So, what’s he up to in this series of lectures?  He gave us a general idea of where he was going in the first one, without showing so many of his cards as to remove all elements of mystery and excitement.  The gist is this: the theory of penal substitution has fallen almost completely into disrepute in modern theology, and the objections that have been raised have revealed a never-resolved tension in the original Protestant theology between the doctrine of Christ and the doctrine of God.  Whereas the doctrine of the penal substitution had to appeal to the infinite value of the suffering and death of God, in order to explain how Christ’s death could take the place of the eternal sufferings of countelss millions, the Reformed were not ultimately willing to say that God suffered and died on the cross–their rigid separation between the two natures of Christ, and their conviction of divine impassibility, carried over uncritically from the Patristic period, forebade it.  Or to put it even more sharply: you can’t make sense of penal substitution theory unless you’re willing to say that God suffered and died for us, and you can’t say that on the classical doctrine of divine impassibility.  You can’t salvage a core Protestant doctrine without relinquishing a core Patristic doctrine, which the Protestants uncritically adapted.  Unsurprisingly (if you know McCormack at all), he prefers to sacrifice the patristic and Catholic doctrine in order to save the Protestant doctrine–even if it’s much older and more foundational to Christian theology, it is, he thinks, merely accidental to Protestant theology, and dispensable without forsaking Protestantism’s core confession.  So, McCormack is going to deploy Barthian resources to argue that it is God himself who elects to suffer in our place (which is, after all, how we often casually describe the Atonement), rather than God electing to punish the man Jesus in our place (which is what previous dogmatics have felt the need to assert).  This requires a kind of kenotic theology–obviously a risky proposition, but McCormack believes his version of “Reformed kenoticism” avoids the charges of heresy leveled at past kenosis theories.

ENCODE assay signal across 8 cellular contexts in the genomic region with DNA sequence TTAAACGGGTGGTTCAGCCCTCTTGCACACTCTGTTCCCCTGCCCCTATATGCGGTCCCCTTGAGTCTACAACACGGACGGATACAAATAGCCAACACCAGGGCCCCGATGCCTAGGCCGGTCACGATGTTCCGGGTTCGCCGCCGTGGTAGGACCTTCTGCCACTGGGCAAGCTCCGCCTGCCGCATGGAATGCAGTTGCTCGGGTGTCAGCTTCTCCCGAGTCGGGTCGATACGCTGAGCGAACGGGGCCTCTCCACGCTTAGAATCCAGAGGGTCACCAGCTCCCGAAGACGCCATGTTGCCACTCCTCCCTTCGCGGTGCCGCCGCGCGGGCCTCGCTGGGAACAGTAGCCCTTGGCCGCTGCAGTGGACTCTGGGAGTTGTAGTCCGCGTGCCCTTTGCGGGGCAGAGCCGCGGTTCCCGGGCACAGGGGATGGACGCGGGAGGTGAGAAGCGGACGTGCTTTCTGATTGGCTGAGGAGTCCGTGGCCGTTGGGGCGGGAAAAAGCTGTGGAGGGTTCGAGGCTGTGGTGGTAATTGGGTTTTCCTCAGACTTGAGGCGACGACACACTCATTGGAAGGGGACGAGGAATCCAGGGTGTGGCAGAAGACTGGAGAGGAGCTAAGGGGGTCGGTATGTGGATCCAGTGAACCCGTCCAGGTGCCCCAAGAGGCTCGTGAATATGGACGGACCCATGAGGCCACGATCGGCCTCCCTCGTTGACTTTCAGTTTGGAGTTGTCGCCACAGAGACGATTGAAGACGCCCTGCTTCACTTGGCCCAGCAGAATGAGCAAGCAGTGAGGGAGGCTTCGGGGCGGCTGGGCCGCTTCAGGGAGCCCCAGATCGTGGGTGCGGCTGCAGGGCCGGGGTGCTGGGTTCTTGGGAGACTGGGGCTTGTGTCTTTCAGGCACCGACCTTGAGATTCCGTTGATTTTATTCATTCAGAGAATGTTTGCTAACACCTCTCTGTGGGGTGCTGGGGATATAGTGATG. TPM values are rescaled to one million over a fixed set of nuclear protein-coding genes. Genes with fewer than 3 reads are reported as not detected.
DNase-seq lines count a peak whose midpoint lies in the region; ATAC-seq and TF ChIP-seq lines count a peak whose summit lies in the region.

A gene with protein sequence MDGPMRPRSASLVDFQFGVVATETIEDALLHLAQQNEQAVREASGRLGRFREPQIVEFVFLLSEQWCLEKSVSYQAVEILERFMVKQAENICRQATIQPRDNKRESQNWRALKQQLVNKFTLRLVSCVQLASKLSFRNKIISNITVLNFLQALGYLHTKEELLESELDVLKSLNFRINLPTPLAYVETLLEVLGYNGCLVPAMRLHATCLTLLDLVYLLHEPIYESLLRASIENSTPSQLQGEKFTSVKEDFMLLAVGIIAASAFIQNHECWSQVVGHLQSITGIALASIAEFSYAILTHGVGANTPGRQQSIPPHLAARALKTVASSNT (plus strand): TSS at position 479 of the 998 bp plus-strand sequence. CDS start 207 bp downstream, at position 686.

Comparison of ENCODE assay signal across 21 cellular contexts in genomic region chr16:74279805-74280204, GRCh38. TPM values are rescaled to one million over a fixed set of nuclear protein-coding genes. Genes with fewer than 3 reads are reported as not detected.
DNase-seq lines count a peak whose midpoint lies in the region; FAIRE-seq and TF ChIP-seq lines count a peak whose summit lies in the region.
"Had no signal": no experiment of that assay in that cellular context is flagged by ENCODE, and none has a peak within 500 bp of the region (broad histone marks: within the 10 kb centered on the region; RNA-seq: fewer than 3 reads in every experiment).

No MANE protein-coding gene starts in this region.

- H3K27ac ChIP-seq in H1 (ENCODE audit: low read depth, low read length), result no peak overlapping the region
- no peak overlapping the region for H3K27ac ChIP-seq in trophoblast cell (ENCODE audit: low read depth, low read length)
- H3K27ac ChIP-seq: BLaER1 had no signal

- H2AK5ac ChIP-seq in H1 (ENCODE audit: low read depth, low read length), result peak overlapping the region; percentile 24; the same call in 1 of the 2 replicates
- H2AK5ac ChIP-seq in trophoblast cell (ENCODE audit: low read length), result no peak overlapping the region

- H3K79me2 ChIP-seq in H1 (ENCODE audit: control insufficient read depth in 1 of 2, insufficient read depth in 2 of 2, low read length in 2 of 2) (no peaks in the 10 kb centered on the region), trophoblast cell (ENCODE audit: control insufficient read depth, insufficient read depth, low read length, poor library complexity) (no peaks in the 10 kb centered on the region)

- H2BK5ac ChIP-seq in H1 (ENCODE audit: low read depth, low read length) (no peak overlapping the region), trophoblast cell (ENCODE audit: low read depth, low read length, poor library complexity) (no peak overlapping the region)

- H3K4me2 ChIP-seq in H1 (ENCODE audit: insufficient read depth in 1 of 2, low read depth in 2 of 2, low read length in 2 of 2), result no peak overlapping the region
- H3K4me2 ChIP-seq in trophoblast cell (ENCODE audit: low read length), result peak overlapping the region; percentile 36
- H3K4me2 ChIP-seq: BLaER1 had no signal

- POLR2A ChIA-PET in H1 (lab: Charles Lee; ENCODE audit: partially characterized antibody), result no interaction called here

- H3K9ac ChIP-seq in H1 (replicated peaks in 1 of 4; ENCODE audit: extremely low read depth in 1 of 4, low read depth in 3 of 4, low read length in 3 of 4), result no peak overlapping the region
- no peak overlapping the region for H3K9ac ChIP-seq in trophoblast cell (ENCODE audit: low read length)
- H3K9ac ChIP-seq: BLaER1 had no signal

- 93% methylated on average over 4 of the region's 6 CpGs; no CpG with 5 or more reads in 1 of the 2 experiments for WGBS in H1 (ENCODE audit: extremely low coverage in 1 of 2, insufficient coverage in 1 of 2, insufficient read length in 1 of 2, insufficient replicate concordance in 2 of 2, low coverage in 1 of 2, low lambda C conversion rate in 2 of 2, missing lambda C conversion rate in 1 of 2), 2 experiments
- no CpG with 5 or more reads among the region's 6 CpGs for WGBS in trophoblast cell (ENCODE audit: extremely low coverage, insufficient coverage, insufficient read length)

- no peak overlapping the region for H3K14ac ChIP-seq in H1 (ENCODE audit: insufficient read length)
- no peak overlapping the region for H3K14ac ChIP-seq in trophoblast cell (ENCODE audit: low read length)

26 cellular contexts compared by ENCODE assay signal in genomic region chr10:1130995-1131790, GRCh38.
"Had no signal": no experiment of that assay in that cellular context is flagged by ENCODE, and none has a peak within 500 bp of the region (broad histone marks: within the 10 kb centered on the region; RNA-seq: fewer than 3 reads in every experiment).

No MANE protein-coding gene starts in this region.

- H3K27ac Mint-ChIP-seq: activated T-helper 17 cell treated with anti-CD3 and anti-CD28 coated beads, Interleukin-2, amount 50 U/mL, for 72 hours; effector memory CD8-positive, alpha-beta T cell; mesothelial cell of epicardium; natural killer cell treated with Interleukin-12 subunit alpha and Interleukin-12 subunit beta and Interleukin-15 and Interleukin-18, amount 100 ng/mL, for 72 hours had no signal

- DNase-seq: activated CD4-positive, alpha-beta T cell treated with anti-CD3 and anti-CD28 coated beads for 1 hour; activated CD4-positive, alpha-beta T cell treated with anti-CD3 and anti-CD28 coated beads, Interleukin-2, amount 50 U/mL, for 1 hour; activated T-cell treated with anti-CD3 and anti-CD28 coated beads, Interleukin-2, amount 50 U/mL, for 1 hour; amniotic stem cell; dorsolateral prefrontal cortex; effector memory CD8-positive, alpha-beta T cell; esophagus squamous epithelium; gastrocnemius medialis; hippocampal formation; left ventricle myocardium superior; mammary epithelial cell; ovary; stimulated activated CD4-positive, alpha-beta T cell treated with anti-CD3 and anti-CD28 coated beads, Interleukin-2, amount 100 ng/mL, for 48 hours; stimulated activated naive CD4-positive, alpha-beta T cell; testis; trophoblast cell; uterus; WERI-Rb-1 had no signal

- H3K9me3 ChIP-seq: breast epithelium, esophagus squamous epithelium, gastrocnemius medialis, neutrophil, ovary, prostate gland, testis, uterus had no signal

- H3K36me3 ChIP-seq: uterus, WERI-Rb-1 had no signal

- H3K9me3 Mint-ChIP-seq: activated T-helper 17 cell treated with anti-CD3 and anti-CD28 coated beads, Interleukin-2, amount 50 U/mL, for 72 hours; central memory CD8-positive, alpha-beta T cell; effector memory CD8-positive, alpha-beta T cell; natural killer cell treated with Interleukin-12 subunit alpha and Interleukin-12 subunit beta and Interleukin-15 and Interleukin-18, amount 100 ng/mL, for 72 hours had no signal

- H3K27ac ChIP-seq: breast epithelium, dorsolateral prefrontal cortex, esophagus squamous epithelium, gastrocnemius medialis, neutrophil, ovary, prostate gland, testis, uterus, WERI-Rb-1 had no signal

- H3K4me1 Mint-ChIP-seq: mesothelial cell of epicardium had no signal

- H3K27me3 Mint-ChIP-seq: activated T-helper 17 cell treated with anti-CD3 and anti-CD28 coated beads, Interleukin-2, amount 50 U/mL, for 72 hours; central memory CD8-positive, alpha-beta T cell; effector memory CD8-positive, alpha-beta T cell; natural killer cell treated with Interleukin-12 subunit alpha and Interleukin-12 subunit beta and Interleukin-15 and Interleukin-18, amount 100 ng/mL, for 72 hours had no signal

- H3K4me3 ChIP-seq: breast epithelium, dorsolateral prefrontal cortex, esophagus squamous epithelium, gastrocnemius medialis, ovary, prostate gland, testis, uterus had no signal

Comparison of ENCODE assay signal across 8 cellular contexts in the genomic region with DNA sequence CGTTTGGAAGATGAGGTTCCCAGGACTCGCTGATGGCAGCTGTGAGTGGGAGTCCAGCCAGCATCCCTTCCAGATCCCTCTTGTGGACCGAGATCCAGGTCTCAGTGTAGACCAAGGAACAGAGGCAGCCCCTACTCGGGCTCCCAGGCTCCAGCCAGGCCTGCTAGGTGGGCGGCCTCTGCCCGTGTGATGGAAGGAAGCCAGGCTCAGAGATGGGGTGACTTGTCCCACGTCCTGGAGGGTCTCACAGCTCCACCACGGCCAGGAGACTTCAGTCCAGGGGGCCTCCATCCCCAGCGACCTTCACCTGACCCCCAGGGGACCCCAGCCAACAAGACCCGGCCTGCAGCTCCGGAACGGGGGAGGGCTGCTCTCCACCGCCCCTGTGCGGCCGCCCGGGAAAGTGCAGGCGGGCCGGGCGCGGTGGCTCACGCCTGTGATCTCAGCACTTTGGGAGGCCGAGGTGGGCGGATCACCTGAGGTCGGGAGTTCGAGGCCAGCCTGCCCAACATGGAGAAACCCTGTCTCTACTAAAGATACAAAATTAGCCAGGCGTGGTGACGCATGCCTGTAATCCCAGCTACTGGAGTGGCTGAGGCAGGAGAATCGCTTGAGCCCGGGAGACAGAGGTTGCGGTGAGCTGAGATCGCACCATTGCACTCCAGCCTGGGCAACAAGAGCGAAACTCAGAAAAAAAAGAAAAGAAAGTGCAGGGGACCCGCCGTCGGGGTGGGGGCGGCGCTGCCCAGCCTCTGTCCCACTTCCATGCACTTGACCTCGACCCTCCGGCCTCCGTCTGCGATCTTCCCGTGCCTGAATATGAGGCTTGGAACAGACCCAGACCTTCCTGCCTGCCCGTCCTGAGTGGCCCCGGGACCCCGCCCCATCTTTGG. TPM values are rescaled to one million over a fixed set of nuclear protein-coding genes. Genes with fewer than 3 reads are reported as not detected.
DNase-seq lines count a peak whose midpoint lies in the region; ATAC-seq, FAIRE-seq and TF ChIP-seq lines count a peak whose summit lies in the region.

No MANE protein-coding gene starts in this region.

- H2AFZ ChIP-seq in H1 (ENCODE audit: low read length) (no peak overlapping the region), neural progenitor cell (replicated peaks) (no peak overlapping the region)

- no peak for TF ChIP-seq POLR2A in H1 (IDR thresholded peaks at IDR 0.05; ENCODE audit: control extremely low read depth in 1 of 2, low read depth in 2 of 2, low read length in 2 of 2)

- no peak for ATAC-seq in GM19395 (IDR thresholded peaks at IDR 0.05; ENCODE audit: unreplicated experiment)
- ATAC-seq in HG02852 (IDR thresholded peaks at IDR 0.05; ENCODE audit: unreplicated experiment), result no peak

For various reasons, I find the general proposal quite attractive (indeed, a lecture a few years ago that McCormack gave as a prototype for this series so enchanted me that I haven’t been able to think of Christology in any other paradigm than McCormack’s since).  Nonetheless, it is certainly worth remarking on McCormack’s fervent dedication to maintaining Protestantism as Protestantism, even if that means to hell with Orthodox, Catholics, and classical Christian theology.  

So what are the problems with penal substitution theory?  We in conservative evangelicalism may not be aware that there is much of a problem.  We carry on cheerfully reciting the relevant catechisms or confessions, confident in this pillar of Protestant theology (unaware, in fact, that it is more or less a Protestant distinctive, and not a basic cornerstone of “mere Christianity”), and chuckling at the feeble protests of “liberals.”  But, as McCormack made clear, these are not merely “liberal” objections, but problems present from the beginning of the doctrine.  There are four main objections, he suggests:

1) The impression is given that the Father is moved from wrath to mercy by the actions of the Son; but if God the Father were not already inclined to be merciful, he would not have sent his Son into the world to begin with.  If God already felt mercy toward his creatures, why was the atonement necessary, and if he didn’t, then why would it change his mind?

Some of the Reformers, says McCormack, were aware of this difficulty, but did not resolve it satisfactorily–Calvin attempted to do so by appealing to Augustine’s argument that God was disposed to be merciful toward creatures inasmuch as they were his good creation, but disposed to be wrathful toward them inasmuch as they had turned away to the privation of self-love and thus non-being.  McCormack said that this was to make God’s merciful will contingent on something outside Godself, which cannot be legitimate.  I suggested in the Q&A that this objection did not apply given Augustine’s metaphysics, in which all that is good in creaturely being is so by participation in the goodness of divine being; but in any case, McCormack wouldn’t accept such a neo-Platonic metaphysic, so for him the objection would remain.